[PATCH v4 00/12] Enroll kernel keys thru MOK

Nayna nayna at linux.vnet.ibm.com
Wed Sep 1 00:52:16 UTC 2021

On 8/30/21 1:39 PM, Eric Snowberg wrote:
>> On Aug 27, 2021, at 2:44 PM, Nayna <nayna at linux.vnet.ibm.com> wrote:
>> On 8/25/21 6:27 PM, James Bottomley wrote:
>>> Remember, a CA cert is a self signed cert with the CA:TRUE basic
>>> constraint.  Pretty much no secure boot key satisfies this (secure boot
>>> chose deliberately NOT to use CA certificates, so they're all some type
>>> of intermediate or leaf), so the design seems to be only to pick out
>>> the CA certificates you put in the MOK keyring.  Adding the _ca suffix
>>> may deflect some of the "why aren't all my MOK certificates in the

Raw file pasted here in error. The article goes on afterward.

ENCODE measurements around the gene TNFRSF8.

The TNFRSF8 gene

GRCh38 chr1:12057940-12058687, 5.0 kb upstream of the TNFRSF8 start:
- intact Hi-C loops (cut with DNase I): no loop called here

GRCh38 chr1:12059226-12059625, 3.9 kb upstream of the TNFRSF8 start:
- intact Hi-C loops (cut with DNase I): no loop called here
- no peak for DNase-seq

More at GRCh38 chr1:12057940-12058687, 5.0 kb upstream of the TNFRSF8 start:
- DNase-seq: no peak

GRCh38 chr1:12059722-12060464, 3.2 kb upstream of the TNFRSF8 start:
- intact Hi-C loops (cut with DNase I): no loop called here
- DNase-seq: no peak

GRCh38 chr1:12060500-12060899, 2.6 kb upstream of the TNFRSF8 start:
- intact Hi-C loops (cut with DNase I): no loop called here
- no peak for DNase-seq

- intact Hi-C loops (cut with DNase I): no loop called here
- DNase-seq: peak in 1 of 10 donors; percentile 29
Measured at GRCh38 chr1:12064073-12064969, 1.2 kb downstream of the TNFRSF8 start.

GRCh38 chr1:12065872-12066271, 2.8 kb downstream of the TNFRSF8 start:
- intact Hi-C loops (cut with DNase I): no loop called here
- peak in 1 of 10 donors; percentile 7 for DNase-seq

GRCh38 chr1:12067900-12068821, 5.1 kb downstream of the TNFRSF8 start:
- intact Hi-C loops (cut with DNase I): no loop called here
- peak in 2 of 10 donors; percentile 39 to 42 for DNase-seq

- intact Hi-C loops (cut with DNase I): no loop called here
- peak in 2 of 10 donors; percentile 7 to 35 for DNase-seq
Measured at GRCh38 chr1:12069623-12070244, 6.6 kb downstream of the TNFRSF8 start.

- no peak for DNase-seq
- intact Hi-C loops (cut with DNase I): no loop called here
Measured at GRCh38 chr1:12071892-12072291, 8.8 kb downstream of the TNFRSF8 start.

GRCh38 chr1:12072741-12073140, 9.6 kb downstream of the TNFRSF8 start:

>>> keyring" emails ...
>> My understanding is the .system_ca keyring should not be restricted only
>> to self-signed CAs (Root CA). Any cert that can qualify as Root or
>> Intermediate CA with Basic Constraints CA:TRUE should be allowed. In
>> fact, the intermediate CA certificates closest to the leaf nodes would be
>> best.
> With an intermediate containing CA:TRUE, the intermediate cert would not
> be self signed. Just for my clarification, does this mean I should remove
> the check that validates if it is self signed and instead somehow check if
> the CA flag is set?  Wouldn’t this potentially allow improperly signed certs
> into this new keyring?
In this model, we are relying on the admin to ensure the authenticity of 
the certificate(s) being loaded onto the new keyring. It is similar to 
trusting the admin to enable the variable and add keys to MOK. Following 
are the checks that must pass before adding it to .system_ca keyring.

1. Check against revocation_list.
2. Check Basic Constraints: CA=TRUE.
3. Check keyUsage = keyCertSign.

Thanks & Regards,

        - Nayna

More information about the Linux-security-module-archive mailing list